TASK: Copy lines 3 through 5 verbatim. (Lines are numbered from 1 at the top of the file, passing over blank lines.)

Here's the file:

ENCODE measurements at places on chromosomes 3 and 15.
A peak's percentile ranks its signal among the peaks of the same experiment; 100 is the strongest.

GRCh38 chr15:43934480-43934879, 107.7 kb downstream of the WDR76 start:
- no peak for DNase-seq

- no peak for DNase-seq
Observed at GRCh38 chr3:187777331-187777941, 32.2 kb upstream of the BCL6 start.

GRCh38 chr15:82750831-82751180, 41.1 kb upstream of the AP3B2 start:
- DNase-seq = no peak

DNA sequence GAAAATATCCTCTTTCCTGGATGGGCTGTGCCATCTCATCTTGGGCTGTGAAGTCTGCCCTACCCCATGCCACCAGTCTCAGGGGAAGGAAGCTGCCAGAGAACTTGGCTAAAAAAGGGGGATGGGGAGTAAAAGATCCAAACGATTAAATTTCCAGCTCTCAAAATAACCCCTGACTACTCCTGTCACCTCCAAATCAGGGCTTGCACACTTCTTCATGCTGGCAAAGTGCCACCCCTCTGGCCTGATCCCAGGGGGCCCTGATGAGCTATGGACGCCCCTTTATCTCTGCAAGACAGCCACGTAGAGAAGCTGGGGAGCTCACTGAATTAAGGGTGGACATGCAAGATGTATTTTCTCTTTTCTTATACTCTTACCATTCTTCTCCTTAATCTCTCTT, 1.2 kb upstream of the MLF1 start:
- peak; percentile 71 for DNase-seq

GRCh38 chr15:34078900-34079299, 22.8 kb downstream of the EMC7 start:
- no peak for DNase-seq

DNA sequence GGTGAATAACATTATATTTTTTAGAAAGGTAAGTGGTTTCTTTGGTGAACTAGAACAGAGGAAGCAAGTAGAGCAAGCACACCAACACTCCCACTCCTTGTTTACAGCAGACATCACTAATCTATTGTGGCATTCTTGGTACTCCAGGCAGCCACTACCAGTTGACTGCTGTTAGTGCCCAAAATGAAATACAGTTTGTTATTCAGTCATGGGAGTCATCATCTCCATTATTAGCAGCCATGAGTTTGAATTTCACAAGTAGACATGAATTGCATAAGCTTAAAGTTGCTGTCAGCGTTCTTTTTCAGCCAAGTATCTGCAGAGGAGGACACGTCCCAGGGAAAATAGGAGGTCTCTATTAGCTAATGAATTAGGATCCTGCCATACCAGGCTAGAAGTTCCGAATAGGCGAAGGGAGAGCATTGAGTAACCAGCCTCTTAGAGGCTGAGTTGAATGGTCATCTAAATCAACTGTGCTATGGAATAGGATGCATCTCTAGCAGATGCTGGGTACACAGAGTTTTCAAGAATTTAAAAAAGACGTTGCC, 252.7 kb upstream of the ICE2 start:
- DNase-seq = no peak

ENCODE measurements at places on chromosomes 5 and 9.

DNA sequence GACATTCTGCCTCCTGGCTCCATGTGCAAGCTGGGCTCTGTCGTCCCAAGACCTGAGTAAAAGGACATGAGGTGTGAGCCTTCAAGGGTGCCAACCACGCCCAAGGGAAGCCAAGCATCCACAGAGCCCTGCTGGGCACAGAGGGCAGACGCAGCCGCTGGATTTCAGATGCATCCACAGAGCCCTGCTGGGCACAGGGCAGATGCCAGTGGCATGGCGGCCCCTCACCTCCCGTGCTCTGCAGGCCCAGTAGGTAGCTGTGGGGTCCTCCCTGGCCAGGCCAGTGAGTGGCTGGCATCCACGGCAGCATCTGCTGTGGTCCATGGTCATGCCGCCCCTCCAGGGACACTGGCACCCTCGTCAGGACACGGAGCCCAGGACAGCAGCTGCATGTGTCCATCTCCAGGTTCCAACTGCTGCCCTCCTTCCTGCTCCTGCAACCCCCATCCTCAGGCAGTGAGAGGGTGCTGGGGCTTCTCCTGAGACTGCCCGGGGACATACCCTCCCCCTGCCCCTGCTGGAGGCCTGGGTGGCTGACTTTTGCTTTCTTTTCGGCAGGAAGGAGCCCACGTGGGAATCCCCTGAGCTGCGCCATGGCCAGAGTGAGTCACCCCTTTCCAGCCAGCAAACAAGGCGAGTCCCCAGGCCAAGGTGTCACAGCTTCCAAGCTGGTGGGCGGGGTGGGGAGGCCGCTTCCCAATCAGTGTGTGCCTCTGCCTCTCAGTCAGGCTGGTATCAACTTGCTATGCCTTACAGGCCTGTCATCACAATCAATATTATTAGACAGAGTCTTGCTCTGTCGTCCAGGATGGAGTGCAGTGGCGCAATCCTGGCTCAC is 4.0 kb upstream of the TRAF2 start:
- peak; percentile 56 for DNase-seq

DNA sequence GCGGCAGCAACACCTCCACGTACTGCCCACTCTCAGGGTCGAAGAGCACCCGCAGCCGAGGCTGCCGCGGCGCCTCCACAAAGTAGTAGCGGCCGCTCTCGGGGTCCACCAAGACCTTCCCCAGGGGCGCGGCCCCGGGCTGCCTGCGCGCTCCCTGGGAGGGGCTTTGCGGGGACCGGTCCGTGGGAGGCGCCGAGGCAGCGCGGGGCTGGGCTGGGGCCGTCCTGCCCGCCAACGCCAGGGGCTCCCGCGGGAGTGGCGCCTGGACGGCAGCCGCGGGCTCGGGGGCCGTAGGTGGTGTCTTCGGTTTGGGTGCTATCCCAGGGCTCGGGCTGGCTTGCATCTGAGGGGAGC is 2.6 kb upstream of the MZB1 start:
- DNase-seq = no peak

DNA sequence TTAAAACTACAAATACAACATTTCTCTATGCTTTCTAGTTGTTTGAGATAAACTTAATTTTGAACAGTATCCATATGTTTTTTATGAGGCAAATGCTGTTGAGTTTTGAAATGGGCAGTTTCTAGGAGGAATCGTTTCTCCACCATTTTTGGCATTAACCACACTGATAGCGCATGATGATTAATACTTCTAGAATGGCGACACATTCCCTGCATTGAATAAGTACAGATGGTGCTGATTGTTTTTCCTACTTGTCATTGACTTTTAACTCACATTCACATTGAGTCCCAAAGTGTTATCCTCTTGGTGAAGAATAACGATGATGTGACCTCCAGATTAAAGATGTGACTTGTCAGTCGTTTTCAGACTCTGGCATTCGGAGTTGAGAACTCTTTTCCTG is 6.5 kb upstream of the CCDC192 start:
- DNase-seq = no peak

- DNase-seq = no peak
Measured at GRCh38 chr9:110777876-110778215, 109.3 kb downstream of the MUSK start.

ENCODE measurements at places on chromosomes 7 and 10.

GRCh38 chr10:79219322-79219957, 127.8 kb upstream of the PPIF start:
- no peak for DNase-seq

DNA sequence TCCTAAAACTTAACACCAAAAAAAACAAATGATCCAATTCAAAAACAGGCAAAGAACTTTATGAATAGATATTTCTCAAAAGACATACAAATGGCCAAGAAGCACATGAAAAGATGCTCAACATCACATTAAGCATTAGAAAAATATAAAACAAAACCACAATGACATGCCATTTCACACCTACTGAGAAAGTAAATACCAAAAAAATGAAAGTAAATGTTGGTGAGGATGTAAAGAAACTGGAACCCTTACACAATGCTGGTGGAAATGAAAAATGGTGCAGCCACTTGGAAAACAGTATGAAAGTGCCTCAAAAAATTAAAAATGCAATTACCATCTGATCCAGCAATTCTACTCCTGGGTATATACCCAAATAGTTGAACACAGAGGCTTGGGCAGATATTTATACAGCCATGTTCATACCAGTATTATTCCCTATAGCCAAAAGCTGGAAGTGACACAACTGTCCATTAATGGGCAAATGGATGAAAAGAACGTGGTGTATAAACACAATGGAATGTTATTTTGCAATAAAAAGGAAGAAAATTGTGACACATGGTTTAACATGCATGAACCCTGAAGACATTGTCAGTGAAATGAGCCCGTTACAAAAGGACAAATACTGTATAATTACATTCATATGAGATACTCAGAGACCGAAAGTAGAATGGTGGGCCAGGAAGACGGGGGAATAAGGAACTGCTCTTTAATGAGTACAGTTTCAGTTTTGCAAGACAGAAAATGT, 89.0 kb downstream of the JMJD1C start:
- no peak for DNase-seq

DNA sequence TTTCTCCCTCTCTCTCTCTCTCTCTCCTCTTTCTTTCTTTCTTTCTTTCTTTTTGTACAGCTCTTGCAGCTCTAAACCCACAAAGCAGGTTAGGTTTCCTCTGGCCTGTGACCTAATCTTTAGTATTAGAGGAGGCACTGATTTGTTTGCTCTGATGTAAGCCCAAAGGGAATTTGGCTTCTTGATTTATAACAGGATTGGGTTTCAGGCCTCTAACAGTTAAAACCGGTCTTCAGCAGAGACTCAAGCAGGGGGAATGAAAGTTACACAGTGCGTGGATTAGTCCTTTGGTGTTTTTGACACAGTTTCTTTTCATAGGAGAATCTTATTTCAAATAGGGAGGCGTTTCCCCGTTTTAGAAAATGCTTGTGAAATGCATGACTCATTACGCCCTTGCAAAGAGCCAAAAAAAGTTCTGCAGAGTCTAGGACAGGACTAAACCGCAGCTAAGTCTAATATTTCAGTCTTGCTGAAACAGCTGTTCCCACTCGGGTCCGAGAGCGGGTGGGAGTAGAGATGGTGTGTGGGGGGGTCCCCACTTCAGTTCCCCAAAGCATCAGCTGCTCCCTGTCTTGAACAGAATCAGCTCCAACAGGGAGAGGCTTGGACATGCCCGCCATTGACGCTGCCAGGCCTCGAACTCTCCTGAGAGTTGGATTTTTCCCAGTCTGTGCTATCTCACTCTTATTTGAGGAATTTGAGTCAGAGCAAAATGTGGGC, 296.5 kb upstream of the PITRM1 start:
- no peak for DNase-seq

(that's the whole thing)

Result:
GRCh38 chr15:43934480-43934879, 107.7 kb downstream of the WDR76 start:
- no peak for DNase-seq

- no peak for DNase-seq